High-speed steel end mills are available for each diameter manufactured in three standard lengths: regular, long, and extra long. Figures 2.7(a)-(c) show the lengths of the cutting edges and shank for cutters of various diameters for each type of length.
Z-axis cutting tool motion commands control the location of the end (or tip) of the cutter. Many, if not most, N/C programs require the use of more than one cutter. Roughing operations are best performed with a two-flute cutter, because it is less prone to becoming clogged (its deeper gullets have more room for chips) and it can plunge cut. Finishing operations are best performed with four-flute cutters, because they are more rigid (less deflection) and have more cutting edges (better surface finish). Machining holes often requires drilling in several steps followed by boring (to "true-up" the location) and reaming (for diameter control). The odds are that none of the cutters will be the same length. If they are not, some provision must be made to compensate for their length differences. The two ways that this can be accomplished are discussed in the following subsections.
The earlier, pre-CNC, N/C machines used cutters that had to be adjusted in their toolholders to a predetermined overall length. If it was not possible to set all of the cutter/toolholder lengths to the same value, the programmer had to know the difference in length of each toolholder/cutter. Accordingly, the programmer had to "offset" the appropriate Z-axis commands in the program to account for the difference in length of each cutter. When making the setup on the N/C machine, all of the cutters had to be preset in their toolholders to the exact overall length called for in the program. Often the programmer had to actually preset the cutting tool lengths before writing the program.
It is no simple task to position an array of cutters in their toolholders so each is exactly a given overall length. When a cutter is removed from its toolholder for sharpening, it must be reinstalled to exactly the same overall length, which requires a special fixture (Figure 2.8). The overall length decreases when a toolholder's collet is tightened, because the collet (and cutter) are drawn into the toolholder, requiring patience and skill to achieve accurate settings.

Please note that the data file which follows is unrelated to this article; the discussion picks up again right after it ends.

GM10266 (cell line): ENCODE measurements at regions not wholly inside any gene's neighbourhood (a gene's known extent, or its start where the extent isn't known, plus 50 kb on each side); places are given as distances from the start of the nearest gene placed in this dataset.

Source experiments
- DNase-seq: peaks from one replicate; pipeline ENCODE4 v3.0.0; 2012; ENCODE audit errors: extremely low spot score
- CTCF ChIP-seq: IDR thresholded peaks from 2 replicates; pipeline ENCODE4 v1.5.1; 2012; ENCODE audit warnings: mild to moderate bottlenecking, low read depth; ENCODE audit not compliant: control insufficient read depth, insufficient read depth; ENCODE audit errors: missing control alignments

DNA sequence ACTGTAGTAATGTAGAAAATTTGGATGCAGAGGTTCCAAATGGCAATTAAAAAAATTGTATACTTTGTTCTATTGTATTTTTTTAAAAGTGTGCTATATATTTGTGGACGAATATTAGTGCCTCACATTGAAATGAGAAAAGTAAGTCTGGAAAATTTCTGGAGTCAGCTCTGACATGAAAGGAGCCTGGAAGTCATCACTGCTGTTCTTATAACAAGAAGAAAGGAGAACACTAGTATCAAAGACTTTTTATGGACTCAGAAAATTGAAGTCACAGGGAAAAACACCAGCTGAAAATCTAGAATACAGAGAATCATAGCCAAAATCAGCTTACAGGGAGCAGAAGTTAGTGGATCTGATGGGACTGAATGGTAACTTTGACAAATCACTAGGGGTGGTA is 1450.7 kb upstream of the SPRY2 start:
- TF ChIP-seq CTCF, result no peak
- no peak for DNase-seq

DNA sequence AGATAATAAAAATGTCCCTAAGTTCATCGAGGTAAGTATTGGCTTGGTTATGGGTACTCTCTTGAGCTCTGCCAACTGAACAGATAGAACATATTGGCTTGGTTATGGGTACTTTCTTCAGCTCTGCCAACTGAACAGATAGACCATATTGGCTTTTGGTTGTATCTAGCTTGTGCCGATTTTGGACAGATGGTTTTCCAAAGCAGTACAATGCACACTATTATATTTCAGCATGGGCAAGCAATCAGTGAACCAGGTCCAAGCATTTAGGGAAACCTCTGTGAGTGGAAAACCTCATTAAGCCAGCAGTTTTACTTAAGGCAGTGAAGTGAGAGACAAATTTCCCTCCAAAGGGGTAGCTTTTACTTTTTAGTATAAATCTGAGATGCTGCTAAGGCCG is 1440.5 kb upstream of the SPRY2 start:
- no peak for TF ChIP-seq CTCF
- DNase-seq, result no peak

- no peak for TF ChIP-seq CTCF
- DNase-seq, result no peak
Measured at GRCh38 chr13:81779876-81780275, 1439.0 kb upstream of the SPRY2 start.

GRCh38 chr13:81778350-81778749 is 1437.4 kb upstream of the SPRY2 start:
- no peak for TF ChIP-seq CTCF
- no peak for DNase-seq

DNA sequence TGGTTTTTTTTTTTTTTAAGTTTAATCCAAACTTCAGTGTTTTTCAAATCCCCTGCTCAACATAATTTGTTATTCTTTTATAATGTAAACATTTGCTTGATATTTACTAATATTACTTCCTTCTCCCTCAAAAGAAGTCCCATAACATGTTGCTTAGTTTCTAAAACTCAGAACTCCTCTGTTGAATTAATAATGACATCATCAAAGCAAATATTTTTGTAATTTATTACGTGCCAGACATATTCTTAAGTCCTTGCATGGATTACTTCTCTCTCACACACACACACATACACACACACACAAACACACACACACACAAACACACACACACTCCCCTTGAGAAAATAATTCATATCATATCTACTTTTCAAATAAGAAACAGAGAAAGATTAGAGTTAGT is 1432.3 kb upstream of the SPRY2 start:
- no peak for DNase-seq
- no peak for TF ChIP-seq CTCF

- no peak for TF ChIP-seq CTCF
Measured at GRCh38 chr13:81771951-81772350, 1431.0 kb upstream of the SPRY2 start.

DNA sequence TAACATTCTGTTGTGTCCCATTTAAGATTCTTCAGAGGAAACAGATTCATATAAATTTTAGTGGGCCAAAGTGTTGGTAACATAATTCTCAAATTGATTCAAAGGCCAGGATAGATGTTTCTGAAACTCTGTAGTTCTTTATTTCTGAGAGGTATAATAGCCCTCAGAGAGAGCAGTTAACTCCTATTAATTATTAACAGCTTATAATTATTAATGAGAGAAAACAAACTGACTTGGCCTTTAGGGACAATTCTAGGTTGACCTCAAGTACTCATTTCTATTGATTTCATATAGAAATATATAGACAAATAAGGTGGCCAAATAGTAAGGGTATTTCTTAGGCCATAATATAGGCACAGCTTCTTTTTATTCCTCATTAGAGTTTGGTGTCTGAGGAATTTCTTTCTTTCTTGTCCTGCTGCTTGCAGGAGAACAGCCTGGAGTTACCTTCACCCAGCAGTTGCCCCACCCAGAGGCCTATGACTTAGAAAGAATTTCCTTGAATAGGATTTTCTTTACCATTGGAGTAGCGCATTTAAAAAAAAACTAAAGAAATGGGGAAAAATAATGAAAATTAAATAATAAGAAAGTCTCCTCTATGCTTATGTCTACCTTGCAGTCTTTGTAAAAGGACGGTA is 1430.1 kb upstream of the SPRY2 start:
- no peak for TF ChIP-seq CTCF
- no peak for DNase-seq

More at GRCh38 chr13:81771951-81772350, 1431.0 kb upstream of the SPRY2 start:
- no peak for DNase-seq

FIGURE 2.8 Fixture used for presetting cutters in their toolholders to a predetermined length
(Courtesy of Cincinnati Milacron)
The advent of CNC made it possible to store information in the controller concerning the difference in the length of each cutting tools. CNC controllers feature a series of special-purpose memories called Tool Length Offset (TLO) registers, numbered 1 through 24--or more. Each TLO register records the distance (from the fully retracted position) required to jog, or touch off the tip of the cutting tool on a feeler gauge (e.g. a 0.100-inch gauge block) placed on the Z-axis origin plane, typically the top of the workpiece (Figures 2.9 and 2.10). (Most programmers will consider the top of the feeler gauge itself to be the Z-axis origin.)
Whenever the program calls for cutting tool no. 1 to be used, the controller will access TLO register no. 1 and "plug in" the jog distance it stores to offset the Z-axis register the amount required to be at zero value when the tip of cutter is at the Z-axis origin. Some controllers will actually send the cutting tool tip (via rapid travel) to the Z-axis origin. Other controllers simply offset the Z-axis counter and require a Z-axis command to position the tool tip at the Z-axis origin. Setting the TLO registers works as follows.
Subsequent removal of a cutting tool for resharpening or replacement requires only resetting the TLO for that particular tool. All other TLOs remain intact.
The CNC programmer can write the program knowing the Z-axis origin will be the same for all cutting tools (irrespective of their length), at the top of the feeler gauge. Of course, the programmer must specify to the N/C operator or set-up personnel what thickness of feeler gauge to use and where to place it when setting the TLO registers.
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Updated Jan. 9, 2002
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